“Malcolm and I went to school together, we ran a railway society. He was actually part of the engineering team when the D78s were ordered brand new, so he told me about them. He explained that the bodyshells were nearly all aluminium, and there is no corrosion on them. They’re as good as the day they came out of the factory in Birmingham, 30-or-so years ago.”
That was when Shooter enlisted the help of Neil Bates, director at Midlands-based Creactive Design, which (among other things) designs and develops railway vehicles. Shooter and Bates first worked together in 1996, when Bates designed the exterior livery and internal layout of Chiltern’s new ‘168s’. They worked together on the Mk 3s and ‘168s’, and several other things in between.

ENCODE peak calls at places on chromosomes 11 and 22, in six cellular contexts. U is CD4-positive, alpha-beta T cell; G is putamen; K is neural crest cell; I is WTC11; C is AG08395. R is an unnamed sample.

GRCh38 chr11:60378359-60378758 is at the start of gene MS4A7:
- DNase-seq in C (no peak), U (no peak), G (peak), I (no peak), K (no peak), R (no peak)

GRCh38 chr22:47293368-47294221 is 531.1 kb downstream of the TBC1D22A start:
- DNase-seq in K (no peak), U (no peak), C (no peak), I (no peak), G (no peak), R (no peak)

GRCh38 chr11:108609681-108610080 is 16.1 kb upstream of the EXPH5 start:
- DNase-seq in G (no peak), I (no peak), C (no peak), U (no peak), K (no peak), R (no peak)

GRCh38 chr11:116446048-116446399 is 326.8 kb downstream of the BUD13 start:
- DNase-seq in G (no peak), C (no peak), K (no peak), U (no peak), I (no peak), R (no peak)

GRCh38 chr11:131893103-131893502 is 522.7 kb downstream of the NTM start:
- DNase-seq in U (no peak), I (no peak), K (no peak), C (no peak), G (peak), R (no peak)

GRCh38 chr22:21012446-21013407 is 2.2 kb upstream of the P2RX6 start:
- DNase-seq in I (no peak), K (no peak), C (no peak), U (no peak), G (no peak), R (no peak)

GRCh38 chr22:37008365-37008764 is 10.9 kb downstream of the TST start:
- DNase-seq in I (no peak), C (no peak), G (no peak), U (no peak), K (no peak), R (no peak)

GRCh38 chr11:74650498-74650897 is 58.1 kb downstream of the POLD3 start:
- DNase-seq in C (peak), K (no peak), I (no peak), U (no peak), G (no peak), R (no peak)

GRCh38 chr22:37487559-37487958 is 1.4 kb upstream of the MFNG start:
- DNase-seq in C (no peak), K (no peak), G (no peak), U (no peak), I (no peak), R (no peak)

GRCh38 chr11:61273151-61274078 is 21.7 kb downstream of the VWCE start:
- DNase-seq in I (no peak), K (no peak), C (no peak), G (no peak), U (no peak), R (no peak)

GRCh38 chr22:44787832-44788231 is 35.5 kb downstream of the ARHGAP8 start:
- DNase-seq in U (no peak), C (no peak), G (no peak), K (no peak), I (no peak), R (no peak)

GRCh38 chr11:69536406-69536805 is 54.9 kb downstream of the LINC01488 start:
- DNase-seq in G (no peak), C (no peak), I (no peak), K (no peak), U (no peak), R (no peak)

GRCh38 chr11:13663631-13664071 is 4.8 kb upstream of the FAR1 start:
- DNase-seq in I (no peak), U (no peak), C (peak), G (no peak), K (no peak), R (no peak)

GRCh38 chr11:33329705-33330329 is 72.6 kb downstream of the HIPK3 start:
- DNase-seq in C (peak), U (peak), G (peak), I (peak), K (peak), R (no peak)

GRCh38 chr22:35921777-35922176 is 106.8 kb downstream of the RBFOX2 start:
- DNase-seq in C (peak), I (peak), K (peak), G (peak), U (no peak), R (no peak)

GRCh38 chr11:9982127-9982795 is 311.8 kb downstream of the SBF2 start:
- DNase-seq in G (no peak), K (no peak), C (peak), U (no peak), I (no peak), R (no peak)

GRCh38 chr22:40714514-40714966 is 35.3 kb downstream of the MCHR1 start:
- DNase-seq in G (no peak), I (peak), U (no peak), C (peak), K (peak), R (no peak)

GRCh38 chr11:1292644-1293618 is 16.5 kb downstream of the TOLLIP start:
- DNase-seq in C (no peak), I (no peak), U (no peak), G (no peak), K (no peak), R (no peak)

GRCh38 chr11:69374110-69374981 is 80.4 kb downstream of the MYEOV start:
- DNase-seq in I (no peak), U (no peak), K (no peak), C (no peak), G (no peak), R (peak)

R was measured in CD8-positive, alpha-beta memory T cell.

Says Shooter: “Neil took me to a strange Polish restaurant, and I think that was the day when I decided ‘right, stop messing about with this, let’s get on with it’.”
Were any other vehicles considered instead of the D-Stock?
“The only alternatives (and they were actually scrapped too soon for us) were the A-Stock (which has had a history of problems over many years, and contains asbestos) and the C-Stock, which again hasn’t been tremendously reliable. They have corrosion problems because they were aluminium on a steel frame, which is not good. They also have asbestos in them.
“Whereas the D-Stock, which is the only other sub-surface line stock that’s going to be scrapped for years and years and years, is devoid of corrosion, asbestos and fractures. Frankly, it was the only one that was practicable.
“At one point, these were going to be run for another ten years in London. In fact, LU had been doing reliability modifications on these trains until very recently.
“It’s a happy coincidence, that there is the availability of these particular trains from LU, when the previous ones were not suitable. So there’s that coincidence, with the fact that for ten years there is still going to be a requirement for more DMUs.”